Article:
Results: In the present study, we analyzed 27 species (46 specimens) of all currently recognized genera of the Bryconidae (ingroup) and 208 species representing all other families and most genera of the Characiformes (outgroup). Five genes were sequenced: 16SrRNA, Cytochrome b, recombination activating gene 1 and 2 and myosin heavy chain 6 cardiac muscle. The final matrix contained 4699 bp and was analyzed by maximum likelihood, maximum parsimony and Bayesian analyses. The results show that the Bryconidae, composed of Brycon, Chilobrycon, Henochilus and Salminus, is monophyletic and is the sister group of Gasteropelecidae + Triportheidae. However, the genus Brycon is polyphyletic. Fossil studies suggest that the family originated approximately 47 million years ago (Ma) and that one of the two main lineages persisted only in trans-Andean rivers, including Central American rivers, suggesting a much older origin of Mesoamerican ichthyofauna than previously accepted.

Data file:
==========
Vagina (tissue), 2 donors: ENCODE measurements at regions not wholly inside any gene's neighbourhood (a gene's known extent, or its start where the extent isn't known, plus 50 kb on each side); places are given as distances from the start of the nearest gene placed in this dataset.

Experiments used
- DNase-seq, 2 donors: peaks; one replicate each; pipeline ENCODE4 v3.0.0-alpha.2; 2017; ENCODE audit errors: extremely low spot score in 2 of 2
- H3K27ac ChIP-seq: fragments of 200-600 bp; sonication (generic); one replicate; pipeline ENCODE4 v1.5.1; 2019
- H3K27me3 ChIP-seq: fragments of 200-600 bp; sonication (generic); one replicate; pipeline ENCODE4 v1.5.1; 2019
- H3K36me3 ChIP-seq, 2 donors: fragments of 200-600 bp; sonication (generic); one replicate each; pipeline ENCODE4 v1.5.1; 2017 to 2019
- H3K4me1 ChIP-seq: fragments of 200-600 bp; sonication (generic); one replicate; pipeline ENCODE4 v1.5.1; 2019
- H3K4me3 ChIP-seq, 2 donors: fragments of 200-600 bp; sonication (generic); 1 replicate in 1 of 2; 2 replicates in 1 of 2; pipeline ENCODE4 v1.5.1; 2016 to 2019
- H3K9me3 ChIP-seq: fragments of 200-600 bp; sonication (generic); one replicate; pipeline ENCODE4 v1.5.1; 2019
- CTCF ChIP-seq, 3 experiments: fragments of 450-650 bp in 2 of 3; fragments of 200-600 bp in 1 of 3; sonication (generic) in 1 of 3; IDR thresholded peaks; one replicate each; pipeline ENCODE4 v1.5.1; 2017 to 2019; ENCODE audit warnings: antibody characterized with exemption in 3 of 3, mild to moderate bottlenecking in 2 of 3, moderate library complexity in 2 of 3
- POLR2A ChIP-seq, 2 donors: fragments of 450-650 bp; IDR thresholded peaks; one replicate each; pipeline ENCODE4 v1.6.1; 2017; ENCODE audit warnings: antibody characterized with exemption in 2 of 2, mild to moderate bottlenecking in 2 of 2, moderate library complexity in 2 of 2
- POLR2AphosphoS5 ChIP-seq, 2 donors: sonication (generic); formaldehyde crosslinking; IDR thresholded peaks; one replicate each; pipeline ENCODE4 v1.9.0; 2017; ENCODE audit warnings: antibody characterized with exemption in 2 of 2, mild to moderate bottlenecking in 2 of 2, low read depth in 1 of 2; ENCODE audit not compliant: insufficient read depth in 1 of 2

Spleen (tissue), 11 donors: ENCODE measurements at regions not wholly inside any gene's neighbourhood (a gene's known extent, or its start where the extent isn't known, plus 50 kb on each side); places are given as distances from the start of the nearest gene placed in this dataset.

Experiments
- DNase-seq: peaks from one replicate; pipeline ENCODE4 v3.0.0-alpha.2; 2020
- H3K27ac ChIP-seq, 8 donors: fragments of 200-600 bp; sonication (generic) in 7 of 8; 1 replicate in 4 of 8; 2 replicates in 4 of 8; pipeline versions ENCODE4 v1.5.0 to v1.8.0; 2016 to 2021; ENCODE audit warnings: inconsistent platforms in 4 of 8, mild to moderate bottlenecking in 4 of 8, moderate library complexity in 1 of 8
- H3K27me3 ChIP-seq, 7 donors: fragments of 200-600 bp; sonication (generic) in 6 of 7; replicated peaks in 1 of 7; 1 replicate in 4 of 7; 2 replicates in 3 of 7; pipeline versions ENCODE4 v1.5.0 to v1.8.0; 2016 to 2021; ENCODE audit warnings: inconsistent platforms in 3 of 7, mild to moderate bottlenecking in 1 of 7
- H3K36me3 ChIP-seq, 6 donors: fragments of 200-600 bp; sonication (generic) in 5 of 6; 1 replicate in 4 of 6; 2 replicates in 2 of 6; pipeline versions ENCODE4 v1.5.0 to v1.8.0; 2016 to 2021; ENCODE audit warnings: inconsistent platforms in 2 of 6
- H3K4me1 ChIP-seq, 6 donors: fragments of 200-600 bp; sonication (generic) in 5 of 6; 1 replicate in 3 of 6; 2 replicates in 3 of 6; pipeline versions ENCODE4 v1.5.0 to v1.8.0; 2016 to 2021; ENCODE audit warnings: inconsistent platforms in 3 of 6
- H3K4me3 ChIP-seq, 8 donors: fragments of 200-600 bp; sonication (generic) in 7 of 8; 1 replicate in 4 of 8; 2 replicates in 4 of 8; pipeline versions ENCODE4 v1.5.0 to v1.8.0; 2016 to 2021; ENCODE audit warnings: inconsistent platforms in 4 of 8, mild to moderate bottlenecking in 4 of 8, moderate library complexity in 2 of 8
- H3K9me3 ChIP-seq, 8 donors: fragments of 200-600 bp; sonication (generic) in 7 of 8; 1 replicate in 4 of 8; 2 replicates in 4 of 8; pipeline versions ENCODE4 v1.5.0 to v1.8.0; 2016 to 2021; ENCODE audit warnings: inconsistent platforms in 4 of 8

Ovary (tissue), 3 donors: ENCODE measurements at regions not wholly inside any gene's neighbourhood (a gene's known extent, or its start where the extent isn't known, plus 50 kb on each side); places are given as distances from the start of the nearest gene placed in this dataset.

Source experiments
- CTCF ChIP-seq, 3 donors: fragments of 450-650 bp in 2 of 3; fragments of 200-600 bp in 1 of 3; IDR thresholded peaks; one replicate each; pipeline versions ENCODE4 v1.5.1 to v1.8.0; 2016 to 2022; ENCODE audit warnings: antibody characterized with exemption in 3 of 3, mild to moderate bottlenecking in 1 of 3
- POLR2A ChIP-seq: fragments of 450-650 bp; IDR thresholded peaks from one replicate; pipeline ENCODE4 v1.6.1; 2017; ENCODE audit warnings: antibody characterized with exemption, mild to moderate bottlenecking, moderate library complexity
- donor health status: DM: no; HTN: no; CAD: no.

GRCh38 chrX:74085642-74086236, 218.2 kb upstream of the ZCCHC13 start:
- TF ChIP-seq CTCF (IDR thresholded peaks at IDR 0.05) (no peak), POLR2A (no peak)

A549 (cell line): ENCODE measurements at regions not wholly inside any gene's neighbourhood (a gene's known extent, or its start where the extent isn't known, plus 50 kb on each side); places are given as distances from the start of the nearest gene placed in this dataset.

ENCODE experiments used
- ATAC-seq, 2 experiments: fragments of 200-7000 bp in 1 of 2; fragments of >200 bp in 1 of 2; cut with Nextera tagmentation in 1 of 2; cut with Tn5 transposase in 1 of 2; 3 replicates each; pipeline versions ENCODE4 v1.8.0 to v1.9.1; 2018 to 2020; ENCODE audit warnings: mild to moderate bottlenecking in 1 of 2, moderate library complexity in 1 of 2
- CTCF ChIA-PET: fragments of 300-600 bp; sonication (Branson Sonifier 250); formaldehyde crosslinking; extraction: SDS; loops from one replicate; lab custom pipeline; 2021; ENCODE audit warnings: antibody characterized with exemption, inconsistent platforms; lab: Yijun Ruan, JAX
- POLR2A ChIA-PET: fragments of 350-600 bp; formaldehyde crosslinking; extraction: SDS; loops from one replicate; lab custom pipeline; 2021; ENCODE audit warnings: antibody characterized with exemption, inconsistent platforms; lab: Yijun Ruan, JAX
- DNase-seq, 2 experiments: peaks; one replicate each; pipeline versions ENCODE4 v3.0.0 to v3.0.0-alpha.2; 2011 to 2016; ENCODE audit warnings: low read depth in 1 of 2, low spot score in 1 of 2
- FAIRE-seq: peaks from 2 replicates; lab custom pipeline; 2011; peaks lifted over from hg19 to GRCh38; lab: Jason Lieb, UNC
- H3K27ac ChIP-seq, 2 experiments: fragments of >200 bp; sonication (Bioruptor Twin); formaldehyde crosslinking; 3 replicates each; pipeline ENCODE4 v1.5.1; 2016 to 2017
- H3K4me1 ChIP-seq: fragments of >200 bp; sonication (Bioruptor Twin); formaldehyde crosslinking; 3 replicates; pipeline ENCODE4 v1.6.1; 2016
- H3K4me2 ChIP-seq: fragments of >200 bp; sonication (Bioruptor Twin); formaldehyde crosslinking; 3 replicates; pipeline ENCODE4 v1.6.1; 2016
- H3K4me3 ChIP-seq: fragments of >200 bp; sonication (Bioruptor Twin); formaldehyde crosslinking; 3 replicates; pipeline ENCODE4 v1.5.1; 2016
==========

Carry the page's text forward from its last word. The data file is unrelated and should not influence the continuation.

Conclusion: Bryconidae is composed by five main clades, including the genera Brycon, Chilobrycon, Henochilus and Salminus, but a taxonomic review of these groups is needed. Our results point to a possible ancient invasion of Central America, dating about 20.3 ± 5.0 Ma (late Oligocene--early Miocene), to explain the occurrence of Brycon in Central America.

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Summary tree showing relationships among major lineages obtained by a maximum likelihood (ML) partitioned analysis of the concatenated dataset and emphasizing the relationships among species of Bryconidae (bold). A series of three numbers (e.g., 1/100/87) at each of the main nodes represents the posterior probability for that split obtained in the Bayesian analysis (B), percentage of bootstrap support obtained by ML analysis, and percentage of bootstrap support obtained by MP analysis, respectively (1000 bootstrap replicates). Dashes represent values less than 0.5 (B) or 50% (ML, MP). Asterisks represent nodes that were not obtained by B or MP analyses.